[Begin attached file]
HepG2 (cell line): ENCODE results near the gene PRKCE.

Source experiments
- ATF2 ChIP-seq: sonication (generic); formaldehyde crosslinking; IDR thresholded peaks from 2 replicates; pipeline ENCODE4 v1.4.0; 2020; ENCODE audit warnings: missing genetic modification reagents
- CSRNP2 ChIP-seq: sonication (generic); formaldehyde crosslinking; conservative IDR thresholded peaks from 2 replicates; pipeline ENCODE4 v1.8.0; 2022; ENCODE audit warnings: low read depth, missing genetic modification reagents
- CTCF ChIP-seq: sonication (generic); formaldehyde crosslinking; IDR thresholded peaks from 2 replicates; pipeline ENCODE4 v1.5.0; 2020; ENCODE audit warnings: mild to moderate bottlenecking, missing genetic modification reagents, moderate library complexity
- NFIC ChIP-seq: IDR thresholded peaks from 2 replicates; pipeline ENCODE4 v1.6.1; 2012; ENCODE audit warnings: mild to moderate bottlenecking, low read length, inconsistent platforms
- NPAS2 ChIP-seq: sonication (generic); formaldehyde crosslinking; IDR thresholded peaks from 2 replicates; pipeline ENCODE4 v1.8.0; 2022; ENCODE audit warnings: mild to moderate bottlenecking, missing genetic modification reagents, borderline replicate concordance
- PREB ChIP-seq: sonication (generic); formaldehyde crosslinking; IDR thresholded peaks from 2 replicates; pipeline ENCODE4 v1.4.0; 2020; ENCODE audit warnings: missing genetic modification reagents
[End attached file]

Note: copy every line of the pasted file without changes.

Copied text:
HepG2 (cell line): ENCODE results near the gene PRKCE.

Source experiments
- ATF2 ChIP-seq: sonication (generic); formaldehyde crosslinking; IDR thresholded peaks from 2 replicates; pipeline ENCODE4 v1.4.0; 2020; ENCODE audit warnings: missing genetic modification reagents
- CSRNP2 ChIP-seq: sonication (generic); formaldehyde crosslinking; conservative IDR thresholded peaks from 2 replicates; pipeline ENCODE4 v1.8.0; 2022; ENCODE audit warnings: low read depth, missing genetic modification reagents
- CTCF ChIP-seq: sonication (generic); formaldehyde crosslinking; IDR thresholded peaks from 2 replicates; pipeline ENCODE4 v1.5.0; 2020; ENCODE audit warnings: mild to moderate bottlenecking, missing genetic modification reagents, moderate library complexity
- NFIC ChIP-seq: IDR thresholded peaks from 2 replicates; pipeline ENCODE4 v1.6.1; 2012; ENCODE audit warnings: mild to moderate bottlenecking, low read length, inconsistent platforms
- NPAS2 ChIP-seq: sonication (generic); formaldehyde crosslinking; IDR thresholded peaks from 2 replicates; pipeline ENCODE4 v1.8.0; 2022; ENCODE audit warnings: mild to moderate bottlenecking, missing genetic modification reagents, borderline replicate concordance
- PREB ChIP-seq: sonication (generic); formaldehyde crosslinking; IDR thresholded peaks from 2 replicates; pipeline ENCODE4 v1.4.0; 2020; ENCODE audit warnings: missing genetic modification reagents